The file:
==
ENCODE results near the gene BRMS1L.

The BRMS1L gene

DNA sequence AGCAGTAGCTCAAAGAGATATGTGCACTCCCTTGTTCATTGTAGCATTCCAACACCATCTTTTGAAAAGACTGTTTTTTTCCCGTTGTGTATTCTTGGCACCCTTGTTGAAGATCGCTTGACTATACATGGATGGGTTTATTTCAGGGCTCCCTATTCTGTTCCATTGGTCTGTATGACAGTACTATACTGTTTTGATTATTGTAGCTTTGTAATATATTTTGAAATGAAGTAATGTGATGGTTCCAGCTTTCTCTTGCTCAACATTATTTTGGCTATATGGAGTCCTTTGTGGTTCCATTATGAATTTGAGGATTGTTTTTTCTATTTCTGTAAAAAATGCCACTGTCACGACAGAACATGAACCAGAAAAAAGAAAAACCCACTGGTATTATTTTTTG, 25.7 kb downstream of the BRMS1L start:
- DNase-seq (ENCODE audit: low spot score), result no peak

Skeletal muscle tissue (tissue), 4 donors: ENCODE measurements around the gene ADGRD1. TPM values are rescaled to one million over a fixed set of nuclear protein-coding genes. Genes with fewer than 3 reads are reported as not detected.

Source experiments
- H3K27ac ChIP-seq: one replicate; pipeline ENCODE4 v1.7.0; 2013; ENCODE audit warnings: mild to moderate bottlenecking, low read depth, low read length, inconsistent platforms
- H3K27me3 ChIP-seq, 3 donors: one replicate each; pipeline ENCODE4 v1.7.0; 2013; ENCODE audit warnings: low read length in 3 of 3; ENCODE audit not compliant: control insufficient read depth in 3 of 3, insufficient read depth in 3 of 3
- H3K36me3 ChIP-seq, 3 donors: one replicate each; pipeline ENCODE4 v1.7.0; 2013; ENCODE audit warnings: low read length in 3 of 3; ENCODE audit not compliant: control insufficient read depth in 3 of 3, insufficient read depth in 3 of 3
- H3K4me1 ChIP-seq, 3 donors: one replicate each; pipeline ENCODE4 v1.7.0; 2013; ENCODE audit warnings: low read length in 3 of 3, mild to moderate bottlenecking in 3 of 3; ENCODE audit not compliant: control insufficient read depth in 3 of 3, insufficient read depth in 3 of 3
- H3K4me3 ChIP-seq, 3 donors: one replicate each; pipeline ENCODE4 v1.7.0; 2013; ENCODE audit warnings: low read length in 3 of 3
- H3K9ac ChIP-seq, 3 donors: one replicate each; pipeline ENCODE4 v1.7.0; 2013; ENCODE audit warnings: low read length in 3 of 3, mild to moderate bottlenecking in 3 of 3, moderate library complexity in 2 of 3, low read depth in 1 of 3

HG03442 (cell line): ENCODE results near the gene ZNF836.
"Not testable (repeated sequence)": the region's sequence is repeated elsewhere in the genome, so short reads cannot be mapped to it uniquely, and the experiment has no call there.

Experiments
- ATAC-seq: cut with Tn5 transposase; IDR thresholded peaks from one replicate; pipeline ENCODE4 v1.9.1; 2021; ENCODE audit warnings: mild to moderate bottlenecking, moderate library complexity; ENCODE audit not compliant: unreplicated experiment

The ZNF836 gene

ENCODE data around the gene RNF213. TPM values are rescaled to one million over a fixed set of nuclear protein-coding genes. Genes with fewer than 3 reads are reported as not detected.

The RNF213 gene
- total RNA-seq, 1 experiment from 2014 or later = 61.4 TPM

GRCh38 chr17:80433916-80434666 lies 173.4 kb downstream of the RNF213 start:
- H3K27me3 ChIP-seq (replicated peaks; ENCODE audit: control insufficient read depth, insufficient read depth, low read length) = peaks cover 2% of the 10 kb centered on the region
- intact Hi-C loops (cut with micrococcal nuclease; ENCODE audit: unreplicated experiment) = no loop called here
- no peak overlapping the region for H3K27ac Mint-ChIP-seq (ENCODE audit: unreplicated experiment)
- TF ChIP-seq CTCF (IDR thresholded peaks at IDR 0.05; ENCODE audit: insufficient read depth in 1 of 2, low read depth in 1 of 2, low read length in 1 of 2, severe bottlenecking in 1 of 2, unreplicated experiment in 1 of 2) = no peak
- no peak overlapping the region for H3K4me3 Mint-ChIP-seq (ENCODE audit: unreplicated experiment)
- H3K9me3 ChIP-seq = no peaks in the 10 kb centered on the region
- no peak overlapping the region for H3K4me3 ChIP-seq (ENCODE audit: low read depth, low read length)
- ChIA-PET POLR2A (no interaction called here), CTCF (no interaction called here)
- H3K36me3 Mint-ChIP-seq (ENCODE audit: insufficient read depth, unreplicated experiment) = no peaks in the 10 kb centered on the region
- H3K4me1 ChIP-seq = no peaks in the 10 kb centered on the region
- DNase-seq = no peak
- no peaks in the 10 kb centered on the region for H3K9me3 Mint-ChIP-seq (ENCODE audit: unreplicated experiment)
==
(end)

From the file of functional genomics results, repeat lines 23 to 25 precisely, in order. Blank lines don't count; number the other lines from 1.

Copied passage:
- intact Hi-C loops (cut with micrococcal nuclease; ENCODE audit: unreplicated experiment) = no loop called here
- no peak overlapping the region for H3K27ac Mint-ChIP-seq (ENCODE audit: unreplicated experiment)
- TF ChIP-seq CTCF (IDR thresholded peaks at IDR 0.05; ENCODE audit: insufficient read depth in 1 of 2, low read depth in 1 of 2, low read length in 1 of 2, severe bottlenecking in 1 of 2, unreplicated experiment in 1 of 2) = no peak